There was a collective gasp that rose up from the God-fearing crowd in Nashville early in the performance of THE BOOK OF MORMON at the TPAC on Thursday, November 17, 2016. During “Hasa Diga Eebowai” it was revealed that the catchy African phrase was really a flip-off to the Creator. But, that outrage was immediately followed by a roomful of laughter and loud applause as the ensemble cast brought the complex dance number to a close. And, that should tell you everything you need to know about the critically lauded and award-winning play from the creators of South Park and Avenue Q. The play of the century about a uniquely American religion is terribly shocking and totally entertaining at the same time.
THE BOOK OF MORMON features book, music and lyrics by Trey Parker, Robert Lopez and Matt Stone. Parker and Stone are the four-time Emmy Award-winning creators of the landmark animated series, “South Park.” Tony Award-winner Lopez is co-creator of the long-running hit musical comedy, Avenue Q. The musical is choreographed by Tony Award-winner Casey Nicholaw (Monty Python’s Spamalot, The Drowsy Chaperone) and is directed by Nicholaw and Parker.
THE BOOK OF MORMON is the winner of nine Tony Awards, including Best Musical, Best Score (Trey Parker, Robert Lopez, Matt Stone), Best Book (Trey Parker, Robert Lopez, Matt Stone), Best Direction (Casey Nicholaw, Trey Parker), Best Featured Actress (Nikki M. James), Best Scenic Design (Scott Pask), Best Lighting Design (Brian MacDevitt), Best Sound Design (Brian Ronan) and Best Orchestrations (Larry Hochman, Stephen Oremus); the New York Drama Critics Circle Award for Best Musical; five Drama Desk Awards including Best Musical, the 2011 Grammy Award for Best Musical Theater Album; four Outer Critics Circle Awards, including Best Musical, and the Drama League Award for Best Musical.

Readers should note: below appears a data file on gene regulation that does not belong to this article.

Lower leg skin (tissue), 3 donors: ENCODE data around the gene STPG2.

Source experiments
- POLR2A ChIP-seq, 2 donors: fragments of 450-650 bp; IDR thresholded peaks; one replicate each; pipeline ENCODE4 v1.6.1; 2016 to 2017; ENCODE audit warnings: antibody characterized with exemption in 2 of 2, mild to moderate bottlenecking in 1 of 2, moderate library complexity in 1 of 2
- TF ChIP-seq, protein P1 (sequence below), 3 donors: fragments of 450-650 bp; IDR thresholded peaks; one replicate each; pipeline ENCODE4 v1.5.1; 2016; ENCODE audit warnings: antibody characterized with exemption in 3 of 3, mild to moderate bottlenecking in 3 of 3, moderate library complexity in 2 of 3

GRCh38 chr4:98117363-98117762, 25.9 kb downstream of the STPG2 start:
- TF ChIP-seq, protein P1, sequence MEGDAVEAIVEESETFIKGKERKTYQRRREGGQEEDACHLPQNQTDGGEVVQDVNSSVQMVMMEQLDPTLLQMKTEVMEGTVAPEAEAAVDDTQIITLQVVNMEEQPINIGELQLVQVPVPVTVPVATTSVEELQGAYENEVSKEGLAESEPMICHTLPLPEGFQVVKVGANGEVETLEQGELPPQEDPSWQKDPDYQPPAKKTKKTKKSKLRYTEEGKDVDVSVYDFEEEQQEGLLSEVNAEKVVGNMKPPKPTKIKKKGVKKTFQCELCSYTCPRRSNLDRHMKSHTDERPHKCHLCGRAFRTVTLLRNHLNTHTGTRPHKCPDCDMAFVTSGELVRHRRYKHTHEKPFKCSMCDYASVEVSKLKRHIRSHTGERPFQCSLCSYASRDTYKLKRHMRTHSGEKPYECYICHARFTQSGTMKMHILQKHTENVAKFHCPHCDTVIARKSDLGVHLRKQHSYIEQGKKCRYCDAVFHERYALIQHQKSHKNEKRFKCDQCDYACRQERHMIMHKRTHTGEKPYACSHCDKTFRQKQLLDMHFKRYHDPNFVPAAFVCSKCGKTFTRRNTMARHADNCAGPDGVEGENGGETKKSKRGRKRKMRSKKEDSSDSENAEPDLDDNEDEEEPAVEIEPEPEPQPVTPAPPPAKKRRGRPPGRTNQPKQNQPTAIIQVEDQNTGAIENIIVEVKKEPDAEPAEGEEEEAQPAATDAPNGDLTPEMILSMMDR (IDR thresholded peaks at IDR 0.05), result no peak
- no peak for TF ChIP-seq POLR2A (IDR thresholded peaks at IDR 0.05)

The story centers around two young male Mormon missionaries who are intent on bringing the message of Joseph Smith and the tales of Moroni to eager ears around the world. Elder Price is the charismatic and more idealistic of the pair with charm and good looks that will go a long way in literally opening doors for them. In “You and Me (But Mostly Me)” we learn he is gung-ho to make a major impact with his message – as long as he’s assigned to Orlando. His partner is the nerdy and prone to telling tall-tales Elder Cunningham who is initially happy just to bask in the glow of his new best friend.
Not everything goes to plan when the two are sent to war torn Uganda complete with its strife, poverty and AIDS ravaged populace. Somehow the writers have made a hilarious comedy out of this depressing subject matter as a story of trial and triumph unfolds over the show’s two action-packed and fast-paced acts.
During “Turn It Off” we watch as Price and Cunningham meet their fellow Mormon servants in Africa and find out that they’ve been woefully unsuccessful in winning any converts from this tricky and foreign mission field. The newly arrived two are taught how to overcome their fears and desires with a simple mental flick of the switch.
The dynamic and dramatic “Spooky Mormon Hell Dream” is a show stopper complete with a deliciously decked out depiction of Hades and a larger than life Satan proving that the concept of guilt is not exclusive to the realm of Catholicism and Judaism. Not to be outdone – a lovely golden locked Jesus makes a few cameo appearances – but the Lord sounds suspiciously a lot like Eric Cartman so perhaps that should be a cause of concern for the Nashville faithful.
Elder Cunningham’s penchant for lying – or making things up as he goes along – turns the original message of Moroni into a strange and funny mash-up of western culture and the harsh day-to-day reality of life in Uganda. His hybrid gospel spreads like the telephone game and he wins many believers for the LDS and soon he’s immortalized in Mormon history taking his place among the giants like Joseph Smith and Brigham Young to bring the unlikely story to a celebrated conclusion.